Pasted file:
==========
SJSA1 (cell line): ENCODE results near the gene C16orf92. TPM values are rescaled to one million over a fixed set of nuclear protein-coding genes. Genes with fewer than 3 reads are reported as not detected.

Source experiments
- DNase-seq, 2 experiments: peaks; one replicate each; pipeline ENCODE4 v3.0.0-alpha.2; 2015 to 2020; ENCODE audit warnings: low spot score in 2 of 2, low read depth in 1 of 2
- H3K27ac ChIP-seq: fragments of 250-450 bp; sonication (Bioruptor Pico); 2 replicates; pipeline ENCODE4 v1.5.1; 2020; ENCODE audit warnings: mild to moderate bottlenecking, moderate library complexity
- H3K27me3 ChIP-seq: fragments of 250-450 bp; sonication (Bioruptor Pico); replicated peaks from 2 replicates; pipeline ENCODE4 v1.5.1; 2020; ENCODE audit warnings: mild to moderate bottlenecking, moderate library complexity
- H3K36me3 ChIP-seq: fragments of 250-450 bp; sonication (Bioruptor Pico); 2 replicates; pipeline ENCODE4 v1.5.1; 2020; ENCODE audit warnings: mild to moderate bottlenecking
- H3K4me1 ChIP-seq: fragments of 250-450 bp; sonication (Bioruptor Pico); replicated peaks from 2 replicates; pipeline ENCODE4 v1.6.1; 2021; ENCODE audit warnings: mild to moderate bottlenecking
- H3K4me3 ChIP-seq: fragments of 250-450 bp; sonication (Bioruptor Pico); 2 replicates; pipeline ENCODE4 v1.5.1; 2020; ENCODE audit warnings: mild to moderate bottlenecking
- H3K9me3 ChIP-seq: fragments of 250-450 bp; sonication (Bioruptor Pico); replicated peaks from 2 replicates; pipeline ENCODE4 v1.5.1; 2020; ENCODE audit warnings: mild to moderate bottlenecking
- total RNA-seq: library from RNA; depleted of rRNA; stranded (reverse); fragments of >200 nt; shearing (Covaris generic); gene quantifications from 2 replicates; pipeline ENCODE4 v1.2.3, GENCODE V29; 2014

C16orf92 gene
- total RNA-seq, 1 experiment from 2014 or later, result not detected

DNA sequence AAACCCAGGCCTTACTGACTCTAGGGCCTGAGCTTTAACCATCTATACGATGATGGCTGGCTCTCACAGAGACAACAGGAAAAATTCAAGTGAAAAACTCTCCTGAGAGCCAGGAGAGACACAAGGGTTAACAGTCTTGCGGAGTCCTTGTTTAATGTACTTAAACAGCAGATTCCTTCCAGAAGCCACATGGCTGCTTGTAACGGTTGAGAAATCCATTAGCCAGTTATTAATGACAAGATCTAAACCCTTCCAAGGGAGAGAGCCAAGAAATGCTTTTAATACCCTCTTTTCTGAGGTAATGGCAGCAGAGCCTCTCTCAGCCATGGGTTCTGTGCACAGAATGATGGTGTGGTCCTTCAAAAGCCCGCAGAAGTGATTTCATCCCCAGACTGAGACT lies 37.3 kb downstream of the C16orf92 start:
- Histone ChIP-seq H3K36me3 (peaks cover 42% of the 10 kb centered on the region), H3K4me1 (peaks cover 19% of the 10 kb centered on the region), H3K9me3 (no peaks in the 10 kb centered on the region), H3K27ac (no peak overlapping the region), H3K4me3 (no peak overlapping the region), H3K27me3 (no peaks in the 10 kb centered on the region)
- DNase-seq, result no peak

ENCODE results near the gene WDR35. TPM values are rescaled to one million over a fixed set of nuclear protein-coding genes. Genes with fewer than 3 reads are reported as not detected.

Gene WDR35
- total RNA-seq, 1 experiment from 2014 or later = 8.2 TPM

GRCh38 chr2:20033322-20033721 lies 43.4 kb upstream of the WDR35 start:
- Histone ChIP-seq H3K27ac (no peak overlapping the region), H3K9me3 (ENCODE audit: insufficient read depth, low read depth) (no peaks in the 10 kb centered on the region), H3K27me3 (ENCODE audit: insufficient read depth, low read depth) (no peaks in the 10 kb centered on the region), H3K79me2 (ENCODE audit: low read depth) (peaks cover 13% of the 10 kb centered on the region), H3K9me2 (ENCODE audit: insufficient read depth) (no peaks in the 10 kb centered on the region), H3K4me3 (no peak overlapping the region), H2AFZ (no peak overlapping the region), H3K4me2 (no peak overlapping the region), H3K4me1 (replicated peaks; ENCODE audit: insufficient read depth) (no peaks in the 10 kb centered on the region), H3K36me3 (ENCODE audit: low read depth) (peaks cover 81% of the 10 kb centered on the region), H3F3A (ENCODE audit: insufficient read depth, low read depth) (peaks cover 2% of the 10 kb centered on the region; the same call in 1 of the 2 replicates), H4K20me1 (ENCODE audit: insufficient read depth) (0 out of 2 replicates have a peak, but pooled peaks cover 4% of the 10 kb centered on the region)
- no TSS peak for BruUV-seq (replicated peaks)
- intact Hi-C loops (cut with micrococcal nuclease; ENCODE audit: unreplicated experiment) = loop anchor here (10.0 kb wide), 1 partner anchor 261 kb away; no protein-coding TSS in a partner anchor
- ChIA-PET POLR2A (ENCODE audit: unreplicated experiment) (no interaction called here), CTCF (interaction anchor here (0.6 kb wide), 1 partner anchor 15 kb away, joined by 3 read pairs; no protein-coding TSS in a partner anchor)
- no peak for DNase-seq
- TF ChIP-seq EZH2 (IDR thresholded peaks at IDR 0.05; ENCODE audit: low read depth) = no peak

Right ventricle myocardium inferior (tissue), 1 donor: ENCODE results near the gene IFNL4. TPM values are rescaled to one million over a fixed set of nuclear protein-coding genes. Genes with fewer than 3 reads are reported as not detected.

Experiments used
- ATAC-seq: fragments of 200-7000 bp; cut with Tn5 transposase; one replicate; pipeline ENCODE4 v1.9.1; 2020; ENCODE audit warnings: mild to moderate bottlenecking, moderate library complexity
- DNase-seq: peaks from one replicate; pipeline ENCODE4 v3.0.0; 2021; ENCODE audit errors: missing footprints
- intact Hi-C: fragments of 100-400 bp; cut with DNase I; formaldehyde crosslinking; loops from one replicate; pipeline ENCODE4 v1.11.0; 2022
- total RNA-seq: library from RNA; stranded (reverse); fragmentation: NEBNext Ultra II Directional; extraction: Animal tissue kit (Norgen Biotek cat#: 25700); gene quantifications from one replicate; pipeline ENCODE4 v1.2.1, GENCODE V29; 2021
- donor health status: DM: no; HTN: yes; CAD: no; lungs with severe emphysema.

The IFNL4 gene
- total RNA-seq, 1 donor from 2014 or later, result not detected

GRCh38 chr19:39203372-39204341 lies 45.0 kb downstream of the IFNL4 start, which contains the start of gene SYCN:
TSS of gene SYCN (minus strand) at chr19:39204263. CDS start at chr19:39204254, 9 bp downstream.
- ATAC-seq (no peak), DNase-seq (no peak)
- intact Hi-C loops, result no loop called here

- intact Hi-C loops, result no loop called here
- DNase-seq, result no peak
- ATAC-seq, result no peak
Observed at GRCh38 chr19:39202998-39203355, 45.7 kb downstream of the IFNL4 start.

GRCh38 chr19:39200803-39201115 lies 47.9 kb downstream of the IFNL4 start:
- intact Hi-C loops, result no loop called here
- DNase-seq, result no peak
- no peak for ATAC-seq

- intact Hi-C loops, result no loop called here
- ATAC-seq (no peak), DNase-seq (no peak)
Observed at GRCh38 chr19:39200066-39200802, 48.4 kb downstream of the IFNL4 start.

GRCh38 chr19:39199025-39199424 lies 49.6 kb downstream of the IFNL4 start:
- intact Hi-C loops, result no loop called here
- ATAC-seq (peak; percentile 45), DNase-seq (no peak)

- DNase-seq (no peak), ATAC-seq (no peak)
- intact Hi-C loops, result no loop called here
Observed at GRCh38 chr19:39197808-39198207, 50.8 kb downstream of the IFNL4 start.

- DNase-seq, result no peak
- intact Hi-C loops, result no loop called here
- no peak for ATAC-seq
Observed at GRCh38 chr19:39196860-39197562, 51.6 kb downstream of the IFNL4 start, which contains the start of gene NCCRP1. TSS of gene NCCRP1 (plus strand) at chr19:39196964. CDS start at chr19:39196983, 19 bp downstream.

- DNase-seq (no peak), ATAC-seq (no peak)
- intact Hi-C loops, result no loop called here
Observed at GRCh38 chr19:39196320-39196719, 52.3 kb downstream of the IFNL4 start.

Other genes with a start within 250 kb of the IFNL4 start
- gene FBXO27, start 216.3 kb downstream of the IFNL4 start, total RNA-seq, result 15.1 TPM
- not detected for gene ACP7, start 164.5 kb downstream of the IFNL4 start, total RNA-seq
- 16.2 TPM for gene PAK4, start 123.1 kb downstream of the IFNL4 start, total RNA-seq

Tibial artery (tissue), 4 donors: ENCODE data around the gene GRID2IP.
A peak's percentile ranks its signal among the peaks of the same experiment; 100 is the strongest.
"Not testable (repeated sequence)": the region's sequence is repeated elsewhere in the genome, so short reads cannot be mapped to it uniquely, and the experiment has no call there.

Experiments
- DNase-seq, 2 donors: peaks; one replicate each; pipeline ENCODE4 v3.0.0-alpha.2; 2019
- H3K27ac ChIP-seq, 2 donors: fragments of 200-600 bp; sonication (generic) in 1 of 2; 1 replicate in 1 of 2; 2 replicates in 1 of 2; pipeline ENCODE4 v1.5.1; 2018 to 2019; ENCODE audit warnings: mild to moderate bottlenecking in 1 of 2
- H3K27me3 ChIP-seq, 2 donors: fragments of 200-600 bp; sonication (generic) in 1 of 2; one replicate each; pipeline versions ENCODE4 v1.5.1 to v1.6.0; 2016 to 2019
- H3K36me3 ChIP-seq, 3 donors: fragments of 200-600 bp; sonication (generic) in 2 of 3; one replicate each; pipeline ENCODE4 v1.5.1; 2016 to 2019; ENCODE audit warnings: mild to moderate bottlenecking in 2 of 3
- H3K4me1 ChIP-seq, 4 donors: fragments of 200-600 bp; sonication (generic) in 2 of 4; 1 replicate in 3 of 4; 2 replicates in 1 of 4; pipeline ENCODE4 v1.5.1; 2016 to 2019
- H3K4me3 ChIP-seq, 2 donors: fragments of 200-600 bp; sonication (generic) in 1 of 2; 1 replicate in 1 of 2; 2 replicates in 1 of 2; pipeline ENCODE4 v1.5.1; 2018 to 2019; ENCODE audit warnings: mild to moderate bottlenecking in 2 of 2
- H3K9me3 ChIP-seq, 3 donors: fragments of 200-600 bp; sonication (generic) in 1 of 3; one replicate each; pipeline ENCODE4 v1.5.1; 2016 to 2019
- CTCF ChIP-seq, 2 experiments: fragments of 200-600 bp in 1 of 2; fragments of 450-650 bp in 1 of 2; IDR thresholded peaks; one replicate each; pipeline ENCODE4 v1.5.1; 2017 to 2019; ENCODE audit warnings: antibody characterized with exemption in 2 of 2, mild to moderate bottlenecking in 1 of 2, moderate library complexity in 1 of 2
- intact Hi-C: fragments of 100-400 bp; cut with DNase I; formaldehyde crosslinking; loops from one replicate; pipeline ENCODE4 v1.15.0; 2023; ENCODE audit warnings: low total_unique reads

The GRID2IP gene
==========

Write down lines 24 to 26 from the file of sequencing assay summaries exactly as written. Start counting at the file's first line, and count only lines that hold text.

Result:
- no peak for DNase-seq
- TF ChIP-seq EZH2 (IDR thresholded peaks at IDR 0.05; ENCODE audit: low read depth) = no peak

Right ventricle myocardium inferior (tissue), 1 donor: ENCODE results near the gene IFNL4. TPM values are rescaled to one million over a fixed set of nuclear protein-coding genes. Genes with fewer than 3 reads are reported as not detected.